LaunchPoint Technologies, Inc. | Date: 2014-12-01
An electromagnetic valve apparatus with nonlinear springs for variable valve timing in an internal combustion engine. The apparatus includes a valve, floating spring assembly, translational cam, and motor. The cam and spring serve to minimize lash and valve stem bending forces. During opening and closing of the valve, spring potential energy is converted into valve kinetic energy and then back into potential energy at the end of the motion. The potential energy is then available for the next opening/closing event. The motor initiates motion, replaces friction and vibration losses, and terminates motion. However, the motor supplies minimal energy as the valve opens and closes, and vice-versa, naturally due to combined effects of system inertia and the nonlinear spring. In addition to valve control, the apparatus may be applied to fuel injectors, or any reciprocating linear or rotary mechanism where electronic control is used.
LaunchPoint Technologies, Inc. | Date: 2010-08-02
A strength training apparatus adapted for conducting translatory motion against a counteracting resistance. The apparatus includes strength training devices wherein a carriage and corresponding guide means are provided for translating mass under the effect of gravity along a rectilinear or curvilinear path. Certain embodiments are configured for utilizing a selectable weight stack, loaded free weights or the users body weight as a primary resistance that is independent of velocity. The apparatus enhances the results of strength training and exercise equipment for providing velocity-dependent resistance in addition to static resistance provided by the apparatus at constant velocity. The apparatus includes velocity-dependent resistance provided by eddy current resistance caused by the interaction of an electrically conductive structure encountering relative motion with a magnetic field. The electrically conductive structure is secured to a frame and magnetic field is provided by one or more permanent magnets secured to the carriage.
LaunchPoint Technologies, Inc. | Date: 2011-02-28
A lightweight and efficient electrical machine element including a method of manufacture providing a stator winding for an electric machine which has a large portion of its volume containing electrically conductive strands and a small portion of its volume containing of an encapsulant material. The stator winding includes winding of a first phase (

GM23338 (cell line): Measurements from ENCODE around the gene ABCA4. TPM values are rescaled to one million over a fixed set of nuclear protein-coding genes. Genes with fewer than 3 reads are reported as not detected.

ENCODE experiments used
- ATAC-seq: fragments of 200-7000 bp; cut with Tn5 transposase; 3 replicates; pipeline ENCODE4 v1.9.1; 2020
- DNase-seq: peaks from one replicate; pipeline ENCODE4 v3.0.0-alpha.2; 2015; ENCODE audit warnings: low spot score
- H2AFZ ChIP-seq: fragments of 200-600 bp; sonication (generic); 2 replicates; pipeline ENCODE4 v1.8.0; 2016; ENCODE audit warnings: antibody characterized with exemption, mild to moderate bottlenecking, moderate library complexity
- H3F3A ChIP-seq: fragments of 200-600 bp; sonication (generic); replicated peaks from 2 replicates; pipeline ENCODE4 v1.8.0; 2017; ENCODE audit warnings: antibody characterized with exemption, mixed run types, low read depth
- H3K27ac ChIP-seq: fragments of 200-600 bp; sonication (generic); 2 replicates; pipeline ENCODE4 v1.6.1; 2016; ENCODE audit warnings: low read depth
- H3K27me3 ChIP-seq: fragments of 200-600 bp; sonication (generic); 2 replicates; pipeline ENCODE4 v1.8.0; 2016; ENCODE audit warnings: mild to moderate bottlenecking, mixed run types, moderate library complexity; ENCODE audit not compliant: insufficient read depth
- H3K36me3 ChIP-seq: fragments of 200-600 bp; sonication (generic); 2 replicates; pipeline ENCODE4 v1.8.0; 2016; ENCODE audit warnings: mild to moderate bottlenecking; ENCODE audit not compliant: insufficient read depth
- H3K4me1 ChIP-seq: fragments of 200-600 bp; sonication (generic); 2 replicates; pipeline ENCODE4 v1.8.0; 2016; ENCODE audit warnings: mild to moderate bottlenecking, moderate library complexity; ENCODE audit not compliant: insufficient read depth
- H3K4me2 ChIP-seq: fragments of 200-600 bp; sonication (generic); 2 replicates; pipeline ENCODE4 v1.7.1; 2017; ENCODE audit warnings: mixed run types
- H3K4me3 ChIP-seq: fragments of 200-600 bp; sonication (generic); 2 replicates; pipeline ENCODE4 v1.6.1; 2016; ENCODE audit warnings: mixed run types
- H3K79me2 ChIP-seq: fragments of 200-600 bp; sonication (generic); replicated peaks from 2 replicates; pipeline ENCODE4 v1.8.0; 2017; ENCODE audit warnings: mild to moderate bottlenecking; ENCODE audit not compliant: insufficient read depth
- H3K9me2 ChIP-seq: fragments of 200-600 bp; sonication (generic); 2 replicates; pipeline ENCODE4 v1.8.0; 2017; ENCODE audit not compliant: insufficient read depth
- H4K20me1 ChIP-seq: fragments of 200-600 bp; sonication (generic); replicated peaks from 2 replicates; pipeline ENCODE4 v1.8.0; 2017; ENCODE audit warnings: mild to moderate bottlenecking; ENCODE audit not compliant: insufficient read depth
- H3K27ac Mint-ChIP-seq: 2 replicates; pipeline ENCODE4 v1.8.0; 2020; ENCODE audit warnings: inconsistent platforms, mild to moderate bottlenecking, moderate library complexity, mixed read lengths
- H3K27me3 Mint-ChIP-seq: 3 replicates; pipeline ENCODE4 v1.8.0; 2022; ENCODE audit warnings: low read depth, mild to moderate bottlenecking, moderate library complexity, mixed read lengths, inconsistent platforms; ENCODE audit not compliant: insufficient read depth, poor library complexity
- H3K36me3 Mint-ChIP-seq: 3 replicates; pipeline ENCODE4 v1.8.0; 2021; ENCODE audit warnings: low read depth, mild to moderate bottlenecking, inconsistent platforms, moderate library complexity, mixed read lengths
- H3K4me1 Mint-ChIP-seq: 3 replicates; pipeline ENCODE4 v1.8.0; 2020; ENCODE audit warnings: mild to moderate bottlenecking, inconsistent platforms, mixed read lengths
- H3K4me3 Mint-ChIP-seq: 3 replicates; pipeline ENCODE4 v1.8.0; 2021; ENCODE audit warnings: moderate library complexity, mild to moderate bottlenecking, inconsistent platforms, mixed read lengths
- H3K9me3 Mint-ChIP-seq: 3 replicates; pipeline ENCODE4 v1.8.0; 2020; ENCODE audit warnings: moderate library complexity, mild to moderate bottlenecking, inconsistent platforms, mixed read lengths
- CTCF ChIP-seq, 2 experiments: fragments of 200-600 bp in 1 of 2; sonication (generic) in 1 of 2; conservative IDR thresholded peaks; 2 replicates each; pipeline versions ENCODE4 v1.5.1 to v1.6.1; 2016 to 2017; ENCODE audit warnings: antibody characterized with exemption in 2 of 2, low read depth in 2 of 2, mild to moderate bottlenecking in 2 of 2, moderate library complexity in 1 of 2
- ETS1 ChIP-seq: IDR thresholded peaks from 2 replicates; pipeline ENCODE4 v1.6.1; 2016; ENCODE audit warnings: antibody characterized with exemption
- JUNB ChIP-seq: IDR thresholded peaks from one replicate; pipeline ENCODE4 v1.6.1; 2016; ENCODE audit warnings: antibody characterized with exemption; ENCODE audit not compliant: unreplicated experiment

Agency: Department of Defense | Branch: Navy | Program: SBIR | Phase: Phase II | Award Amount: 499.94K | Year: 2015
LaunchPoint Technologies proposes to build and test a laboratory demonstration of a helicopter electric tail rotor drive for a Bell 206 helicopter. The drive system will consist of a generator attached to the gearbox output for the rail rotor drive shaft and a dual halbach array permanent magnet motor to directly drive the tail rotor propeller. Purpose built power electronics will convert the AC power from the generator to a DC bus and then convert back to variable frequency AC for the tail rotor motor.
Agency: NSF | Branch: Standard Grant | Program: | Phase: | Award Amount: 149.60K | Year: 2013
This Small Business Innovation Research Phase I project will prove the feasibility of a high reliability motor drive optimized for lightweight propulsion systems for electric aircraft. The NASA green flight challenge proved the viability of electric flight with a 400 passenger mile per gallon pure electric flight last year, but products specific to this market are not yet available. Presently available motor drives limit the reliability of electric propulsion system to unacceptably low levels. These drives are designed for ground vehicles and have reliability significantly less than general aviation planes. These drives also require heavy load inductors to interface with the highest power density electric motors. The novel drive architecture proposed will provide high reliability and operate directly with low inductance motors in the 10 kW to >250 kW range. Rigorous reliability analysis techniques from the commercial aviation industry will be applied to system models to optimize the architecture for reliability and power density. The design will be validated in hardware by fabricating and testing a single phase of the drive. This drive coupled with an advanced motor will form an electric aircraft propulsion system with the highest power density available and a reliability level consistent with aviation usage.
The broader impact/commercial potential of this project is to address a developing market for propulsion systems that will enable non-polluting and reliable electric aviation in the small aircraft and Unmanned Aerial Vehicle (UAV) sectors. UAV use is expanding rapidly. Many domestic applications of UAVs such as law enforcement or surveying could be served by electric UAVs. Congress has mandated that the FAA integrate UAVs into the airspace, but present UAVs do not have reliability levels consistent with use in the civilian airspace. General aviation is looking to electric flight as a way to reduce operating costs and greenhouse emissions in an age of ever increasing fuel prices and concern for the environment. The FAA is updating regulations to create a class of Electric Light Sport Aircraft (eLSA), but no commercially available motor drives meet general aviation reliability levels. This project will combine rigorous commercial aviation high reliability electronics design techniques with power electronics designs from heavy industry motor drives to create an electric aviation motor drive that is lightweight, fault tolerant, and highly reliable. The proposed drive will have reliability levels consistent with operation of electric aircraft in the civilian airspace while still retaining exceptional power density.